At 14 tracks, the quality level needle slips into filler a few times and Meet At The Bandstand is a disappointing damp squib of a sub-Springsteen ballad to end on, but there’s enough here to keep their wings beating for a while yet.
It’s never easy when you’re the son of a famous singer, either you’re accused of sounding like them or accused of trying too hard not to. As Adam Cohen, Harper Simon and Jakob Dylan will tell you, you’re damned if you do and damned if you don’t.
For those for whom father James has become a byword for snoozefest, the good news is that Ben doesn’t sound much like dad. The bizarre thing is that, certainly on the choppy soulful Oh Brother and Vespa’s Song he does sound like latter day Paul Simon while the social commentary America has a definite lazy Jack Johnson groove with just a little more sand to the voice. It’s warmly laid back without being soporific, Giulia a breezy love lost goodtime jaunt, World’s Are Made Of Paper a dreamy soul marriage of McCartney and Ben E King and album closer Next Time Around a laid back slow dancing lullaby that draws on old time country folk to winning effect. An easy listen with well crafted lyrics, it may make him sound a lot older than his 36 years but it’s definitely mellow with age.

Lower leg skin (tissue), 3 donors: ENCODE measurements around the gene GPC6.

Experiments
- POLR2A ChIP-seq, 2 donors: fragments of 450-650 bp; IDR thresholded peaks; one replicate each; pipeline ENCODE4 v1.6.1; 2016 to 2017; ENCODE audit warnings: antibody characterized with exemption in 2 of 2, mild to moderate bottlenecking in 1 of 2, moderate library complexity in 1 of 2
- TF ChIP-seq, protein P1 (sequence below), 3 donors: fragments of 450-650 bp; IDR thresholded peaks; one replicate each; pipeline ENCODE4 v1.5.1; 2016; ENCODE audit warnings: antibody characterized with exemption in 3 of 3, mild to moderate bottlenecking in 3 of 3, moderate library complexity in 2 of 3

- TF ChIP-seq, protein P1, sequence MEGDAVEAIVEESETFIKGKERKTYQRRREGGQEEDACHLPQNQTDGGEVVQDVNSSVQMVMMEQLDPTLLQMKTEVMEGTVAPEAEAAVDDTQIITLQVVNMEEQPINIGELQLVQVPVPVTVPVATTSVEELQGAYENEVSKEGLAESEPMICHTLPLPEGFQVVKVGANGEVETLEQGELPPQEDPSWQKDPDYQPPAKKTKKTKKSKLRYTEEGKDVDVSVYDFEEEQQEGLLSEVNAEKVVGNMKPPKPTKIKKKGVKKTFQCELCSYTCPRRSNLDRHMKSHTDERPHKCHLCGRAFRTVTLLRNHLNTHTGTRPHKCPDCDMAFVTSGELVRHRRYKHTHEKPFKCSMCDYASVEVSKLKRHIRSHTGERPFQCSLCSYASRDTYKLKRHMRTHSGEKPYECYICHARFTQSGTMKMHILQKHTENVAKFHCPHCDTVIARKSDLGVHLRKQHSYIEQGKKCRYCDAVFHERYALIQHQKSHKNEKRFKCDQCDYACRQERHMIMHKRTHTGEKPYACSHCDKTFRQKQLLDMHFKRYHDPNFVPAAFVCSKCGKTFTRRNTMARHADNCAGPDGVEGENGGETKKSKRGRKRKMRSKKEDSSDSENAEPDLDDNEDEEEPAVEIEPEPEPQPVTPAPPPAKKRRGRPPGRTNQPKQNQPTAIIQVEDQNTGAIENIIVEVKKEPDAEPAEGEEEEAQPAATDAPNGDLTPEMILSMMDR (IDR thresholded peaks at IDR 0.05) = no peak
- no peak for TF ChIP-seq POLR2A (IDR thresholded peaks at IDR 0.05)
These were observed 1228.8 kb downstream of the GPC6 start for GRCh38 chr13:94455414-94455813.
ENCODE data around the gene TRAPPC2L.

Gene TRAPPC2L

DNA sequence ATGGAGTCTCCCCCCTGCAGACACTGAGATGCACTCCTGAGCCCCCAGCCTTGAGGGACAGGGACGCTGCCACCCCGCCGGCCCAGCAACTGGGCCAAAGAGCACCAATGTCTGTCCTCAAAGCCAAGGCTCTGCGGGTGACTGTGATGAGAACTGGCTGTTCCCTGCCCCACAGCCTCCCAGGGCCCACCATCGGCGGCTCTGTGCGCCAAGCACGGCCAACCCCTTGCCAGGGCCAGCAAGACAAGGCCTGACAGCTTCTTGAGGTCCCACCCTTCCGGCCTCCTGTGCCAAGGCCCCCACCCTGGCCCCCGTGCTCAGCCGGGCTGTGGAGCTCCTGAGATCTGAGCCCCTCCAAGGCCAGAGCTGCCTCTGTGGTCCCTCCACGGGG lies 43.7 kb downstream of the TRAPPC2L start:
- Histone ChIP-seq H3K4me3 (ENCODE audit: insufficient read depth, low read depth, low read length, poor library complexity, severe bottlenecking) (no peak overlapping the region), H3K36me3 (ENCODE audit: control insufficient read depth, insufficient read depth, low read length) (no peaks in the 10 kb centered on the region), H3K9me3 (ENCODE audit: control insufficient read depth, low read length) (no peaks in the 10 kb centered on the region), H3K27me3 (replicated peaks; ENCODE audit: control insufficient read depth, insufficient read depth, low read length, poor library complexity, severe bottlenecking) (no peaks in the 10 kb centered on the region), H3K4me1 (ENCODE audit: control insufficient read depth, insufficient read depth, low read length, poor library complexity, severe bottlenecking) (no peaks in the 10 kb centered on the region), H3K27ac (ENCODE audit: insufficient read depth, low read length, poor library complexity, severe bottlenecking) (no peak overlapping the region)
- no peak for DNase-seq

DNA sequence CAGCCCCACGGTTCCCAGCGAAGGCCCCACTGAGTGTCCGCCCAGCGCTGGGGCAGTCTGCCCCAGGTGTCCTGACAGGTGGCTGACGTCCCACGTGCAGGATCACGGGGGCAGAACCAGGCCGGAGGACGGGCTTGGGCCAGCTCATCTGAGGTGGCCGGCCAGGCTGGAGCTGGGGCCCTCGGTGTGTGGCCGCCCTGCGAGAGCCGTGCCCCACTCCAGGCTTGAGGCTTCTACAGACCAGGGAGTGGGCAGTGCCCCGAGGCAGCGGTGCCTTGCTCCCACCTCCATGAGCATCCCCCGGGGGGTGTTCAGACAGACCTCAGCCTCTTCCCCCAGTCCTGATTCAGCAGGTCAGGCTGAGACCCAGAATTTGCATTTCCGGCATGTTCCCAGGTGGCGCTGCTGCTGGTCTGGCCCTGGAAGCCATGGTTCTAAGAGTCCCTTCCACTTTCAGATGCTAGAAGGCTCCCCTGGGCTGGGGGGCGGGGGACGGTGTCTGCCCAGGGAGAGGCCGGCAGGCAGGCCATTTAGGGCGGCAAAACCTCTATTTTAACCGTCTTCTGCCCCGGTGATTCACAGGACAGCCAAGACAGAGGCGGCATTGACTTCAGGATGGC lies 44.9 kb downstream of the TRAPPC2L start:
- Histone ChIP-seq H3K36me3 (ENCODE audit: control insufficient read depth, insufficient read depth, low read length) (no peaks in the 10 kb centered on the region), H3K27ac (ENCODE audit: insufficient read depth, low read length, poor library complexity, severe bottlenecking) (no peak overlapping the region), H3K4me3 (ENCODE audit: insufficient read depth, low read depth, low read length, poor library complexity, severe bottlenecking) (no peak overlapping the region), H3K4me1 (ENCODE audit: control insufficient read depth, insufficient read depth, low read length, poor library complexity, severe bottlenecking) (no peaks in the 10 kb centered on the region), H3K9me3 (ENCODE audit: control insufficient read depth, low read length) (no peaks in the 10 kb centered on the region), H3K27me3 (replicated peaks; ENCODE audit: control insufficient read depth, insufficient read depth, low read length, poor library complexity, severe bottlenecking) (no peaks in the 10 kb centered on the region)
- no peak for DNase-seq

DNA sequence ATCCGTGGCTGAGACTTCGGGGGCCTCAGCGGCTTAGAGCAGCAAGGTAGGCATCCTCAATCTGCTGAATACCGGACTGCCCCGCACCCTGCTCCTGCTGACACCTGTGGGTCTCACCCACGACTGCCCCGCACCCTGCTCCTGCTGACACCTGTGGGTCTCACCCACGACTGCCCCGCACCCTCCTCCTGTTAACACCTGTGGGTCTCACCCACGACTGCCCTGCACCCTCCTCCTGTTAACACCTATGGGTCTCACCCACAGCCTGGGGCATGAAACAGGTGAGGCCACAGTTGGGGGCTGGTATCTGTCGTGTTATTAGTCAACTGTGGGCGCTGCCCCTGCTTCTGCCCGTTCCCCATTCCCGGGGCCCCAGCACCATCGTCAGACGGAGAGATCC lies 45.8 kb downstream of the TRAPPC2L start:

Botle Rockets (Bloodshot)
Singer Brian Henneman used to roadie for Uncle Tupelo and clearly picked up a few tips while humping the gear. He probably spent a lot of time listening to Neil Young and Woody Guthrie on the tour bus too. Formed in 1992, with drummer Mark Ortmann also still remaining from the original line-up, they’ve released 10 studio albums and, despite little commercial success, have long been regarded as one of the leading names of the 90s roots rock revival. Their most recent album, Not So Loud, appeared two years back so a new release is likely due sometime next year. Meanwhile, this two disc set brings together remastered versions of their long out of print eponymous 1992 debut and 1994’s follow-up, The Brooklyn Side, along with a 40 page booklet featuring contributions from, among others, Steve Earle, Patterson Hood and Lucinda Williams as well as 19 previously unreleased tracks, largely Henneman demos (four of which feature both Jeff Tweedy and Jay Farrar), acoustic band demos, some radio and live recordings, an unreleased 1994 studio cut and six cranked up versions of songs from their pre-Bottle Rockets days as Chicken Truck.
Although the debut opens with the banjo bluegrass folk of Early In The Morning and Hey Moon nods to Gram, the rest of the tracks are very much guitar driven alt-country with a ragged rock edge, numbers like Gas Girl, Wave That Flag, Trailer Mama and Lonely Cowboy (with an opening riff that recalls The Turtles) all stand outs. The second album proved their biggest success, earning them a brief deal with Atlantic and national exposure, the single, Radar Gun (surely partly influenced by Golden Earring), scoring them a #27 place on Billboard’s rock charts and the album itself veering between similarly rocky numbers and more country sounding material.
With the bonus tracks including an acoustic demo of This Is What It Sounds Like When You’re Listening to Lindsey Buckingham and Thinking of Your Friend’s Girlfriend at the Same Time, the rock numbers mean the sophomore release sounds slightly more dated than the debut, but as a useful chance to catch up on part of alt-country’s largely unsung history this is a valuable reissue.